It was a bad one. For a while nobody was sure when, or whether, John would ever walk again.
Let alone ever compete in a pistol match.
John was a friend of mine. Not a "close personal friend", in the sense that we went to each other's house for dinner and had helped raise each others' kids. We don't go to the same church, we don't chat on the phone. The fact is, I've never seen John outside of the venue of a match or a gun club activity.
That would be ARPC ... the Albany (Oregon) Rifle and Pistol Club, of which John is a past president, and has held other offices as well.
But a year ago, and please understand that this is an approximation, I learned that John had been struck down by a killer medical condition. This is the kind of thing which leaves you with one side of your body just ... cut out of your biological circuit diagram. Stroke victims have to work as hard to regain control of their body as hard as amputees have to work to learn to live without a limb.
Today, I went to the club to teach an Introduction to USPSA class, and as I was walking along the North Range I saw John.
He was at a safety table, threading an ammunition carrier and a holstered revolver onto his belt.
He was leaning against a gaudy candy-apple red 'walker', with wheels, and was so engrossed in what he was doing that at first he didn't notice me.
"John!" I said. "How are you? Good to see you, Man! How are you feeling?"
We chatted for less than a minute, exchanging greetings to each other and to SWMBO (who has been following the story of John's stroke, and has always been eager for the sparse news about his recovery).
I went on to take care of my business, and he continued with his.
A few minutes later, I was in Bay 3 waiting for the ICORE squad to shoot the first of their five stages. When they cleared the stage, I would have use of that bay for the rest of the afternoon for my class. We were just waiting for the Revolver folks to do their stuff. You know, just hanging around.
John was the first shooter on the first stage of the match.
It was a simple lateral stage design. Start in Box A, engage a target with six rounds; move to Box B, six rounds on the target. Move to Box C, repeat.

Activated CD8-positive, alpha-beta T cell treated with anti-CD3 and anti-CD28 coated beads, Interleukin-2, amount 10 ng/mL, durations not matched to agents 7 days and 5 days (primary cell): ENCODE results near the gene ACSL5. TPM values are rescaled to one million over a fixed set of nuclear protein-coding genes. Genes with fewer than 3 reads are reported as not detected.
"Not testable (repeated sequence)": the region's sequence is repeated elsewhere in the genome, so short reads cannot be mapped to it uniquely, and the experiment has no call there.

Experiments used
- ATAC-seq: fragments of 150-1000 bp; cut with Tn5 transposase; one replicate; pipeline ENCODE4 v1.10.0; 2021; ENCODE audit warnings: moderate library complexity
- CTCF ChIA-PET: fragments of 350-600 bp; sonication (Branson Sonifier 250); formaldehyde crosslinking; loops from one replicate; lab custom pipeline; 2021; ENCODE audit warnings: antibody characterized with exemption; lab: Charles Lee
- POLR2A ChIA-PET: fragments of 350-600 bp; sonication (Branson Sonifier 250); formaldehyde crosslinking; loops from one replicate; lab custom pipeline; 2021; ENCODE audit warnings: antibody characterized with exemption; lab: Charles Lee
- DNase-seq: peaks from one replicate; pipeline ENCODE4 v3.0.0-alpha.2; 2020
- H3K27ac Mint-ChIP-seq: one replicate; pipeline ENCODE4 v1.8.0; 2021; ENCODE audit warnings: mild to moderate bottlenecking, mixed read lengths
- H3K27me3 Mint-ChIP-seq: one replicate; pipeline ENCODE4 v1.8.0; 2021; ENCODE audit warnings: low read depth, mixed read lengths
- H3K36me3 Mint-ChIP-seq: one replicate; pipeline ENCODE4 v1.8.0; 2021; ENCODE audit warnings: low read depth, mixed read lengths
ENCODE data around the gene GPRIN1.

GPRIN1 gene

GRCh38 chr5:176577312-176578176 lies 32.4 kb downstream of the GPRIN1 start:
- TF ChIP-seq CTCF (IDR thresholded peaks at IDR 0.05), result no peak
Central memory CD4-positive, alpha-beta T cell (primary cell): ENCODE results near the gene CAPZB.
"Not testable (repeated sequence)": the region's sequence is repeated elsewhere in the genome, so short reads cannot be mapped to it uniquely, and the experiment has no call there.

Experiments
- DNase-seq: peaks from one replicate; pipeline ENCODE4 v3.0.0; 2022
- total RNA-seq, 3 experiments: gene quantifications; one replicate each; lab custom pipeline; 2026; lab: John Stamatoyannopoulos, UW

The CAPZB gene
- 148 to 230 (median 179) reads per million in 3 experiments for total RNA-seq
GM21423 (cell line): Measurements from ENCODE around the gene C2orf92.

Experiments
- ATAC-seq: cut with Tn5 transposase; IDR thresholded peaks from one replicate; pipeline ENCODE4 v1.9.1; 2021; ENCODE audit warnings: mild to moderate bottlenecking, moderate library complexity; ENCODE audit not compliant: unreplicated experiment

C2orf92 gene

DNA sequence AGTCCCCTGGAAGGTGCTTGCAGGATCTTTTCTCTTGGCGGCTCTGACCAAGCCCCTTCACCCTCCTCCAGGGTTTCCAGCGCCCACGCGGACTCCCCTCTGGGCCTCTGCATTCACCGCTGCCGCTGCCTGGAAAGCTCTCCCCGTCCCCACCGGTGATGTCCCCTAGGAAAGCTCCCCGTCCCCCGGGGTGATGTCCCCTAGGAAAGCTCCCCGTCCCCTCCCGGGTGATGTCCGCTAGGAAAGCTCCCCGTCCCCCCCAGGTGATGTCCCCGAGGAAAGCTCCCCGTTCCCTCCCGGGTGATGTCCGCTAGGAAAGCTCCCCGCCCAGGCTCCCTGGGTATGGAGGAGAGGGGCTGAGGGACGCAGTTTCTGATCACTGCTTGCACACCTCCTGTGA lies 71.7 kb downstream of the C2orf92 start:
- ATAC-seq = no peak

Because it was a rainy day, Match Director Mike McCarter had designed all of the 5 match stages so you could move under cover between firing positions to shoot the stages. Thus, everybody was walking on the concrete pad. John's walker could help roll him from one shooting position to the next.
It was a slow process, but John didn't seem to be very worried about it. He was here to shoot, and obviously his philosophy was "whatever it takes to get the job done; anything at all".
After he finished the stage and was busy stowing his gear in the carry-compartment of his walker, I asked John how it felt.
"Oh, you know. I shot pretty slow. But it's always like this for the first stage."
Yeah, I know how that is.
John's squad finished the stage, cleared the bay, and I started my class. By the time the class was finished John and the ICORE shooters were gone and I didn't find another opportunity to talk with him again.
But that's okay. John was back shooting in competition. Maybe he didn't win the match. Okay, probably he didn't win the match. I didn't get the impression that winning was most important consideration for John.
What was important was being there.
Theordore Sturgeon, a Science Fiction writer, is famously credited for saying "80% of everything is showing up."
John was there. He showed up. He did what he had to do, so that he could do what he wanted to do.
Okay, it was probably not the flashy Alpha Prime kind of heroism and courage which we tend to attribute, for example, combat.
It was simply the basic courage of a man who is determined to come back from a hugely traumatic event, and take his life back.
John is BACK!